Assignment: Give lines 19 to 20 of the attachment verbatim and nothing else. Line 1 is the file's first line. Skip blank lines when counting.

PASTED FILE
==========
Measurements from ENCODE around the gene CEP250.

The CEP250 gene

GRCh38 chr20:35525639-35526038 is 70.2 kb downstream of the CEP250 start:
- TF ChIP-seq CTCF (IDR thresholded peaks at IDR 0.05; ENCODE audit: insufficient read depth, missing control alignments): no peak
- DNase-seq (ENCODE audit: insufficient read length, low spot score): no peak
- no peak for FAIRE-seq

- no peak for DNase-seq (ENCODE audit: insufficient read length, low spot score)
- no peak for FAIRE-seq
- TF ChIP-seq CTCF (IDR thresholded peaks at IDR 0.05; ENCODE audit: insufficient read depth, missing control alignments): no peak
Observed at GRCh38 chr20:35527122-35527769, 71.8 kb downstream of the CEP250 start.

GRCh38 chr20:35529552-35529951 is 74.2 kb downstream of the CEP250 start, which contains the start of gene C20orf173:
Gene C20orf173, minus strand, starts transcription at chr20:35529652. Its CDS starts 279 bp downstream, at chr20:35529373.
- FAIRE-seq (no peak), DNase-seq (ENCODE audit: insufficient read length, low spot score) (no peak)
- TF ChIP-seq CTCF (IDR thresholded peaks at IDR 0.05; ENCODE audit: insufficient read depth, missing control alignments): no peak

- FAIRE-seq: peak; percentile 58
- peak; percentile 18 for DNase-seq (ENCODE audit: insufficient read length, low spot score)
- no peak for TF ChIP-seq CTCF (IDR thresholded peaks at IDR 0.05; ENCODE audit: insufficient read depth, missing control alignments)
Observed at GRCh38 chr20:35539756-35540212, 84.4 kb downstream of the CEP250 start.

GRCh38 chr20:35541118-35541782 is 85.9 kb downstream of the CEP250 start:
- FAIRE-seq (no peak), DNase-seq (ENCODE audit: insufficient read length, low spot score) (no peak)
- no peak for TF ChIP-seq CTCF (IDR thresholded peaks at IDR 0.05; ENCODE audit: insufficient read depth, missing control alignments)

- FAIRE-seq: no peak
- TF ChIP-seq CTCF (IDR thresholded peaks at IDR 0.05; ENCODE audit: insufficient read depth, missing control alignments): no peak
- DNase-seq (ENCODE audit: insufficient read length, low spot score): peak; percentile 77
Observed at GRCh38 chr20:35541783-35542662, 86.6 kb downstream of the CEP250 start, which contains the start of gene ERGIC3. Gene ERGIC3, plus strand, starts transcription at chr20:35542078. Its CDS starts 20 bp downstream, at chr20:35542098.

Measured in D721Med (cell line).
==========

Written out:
GRCh38 chr20:35541118-35541782 is 85.9 kb downstream of the CEP250 start:
- FAIRE-seq (no peak), DNase-seq (ENCODE audit: insufficient read length, low spot score) (no peak)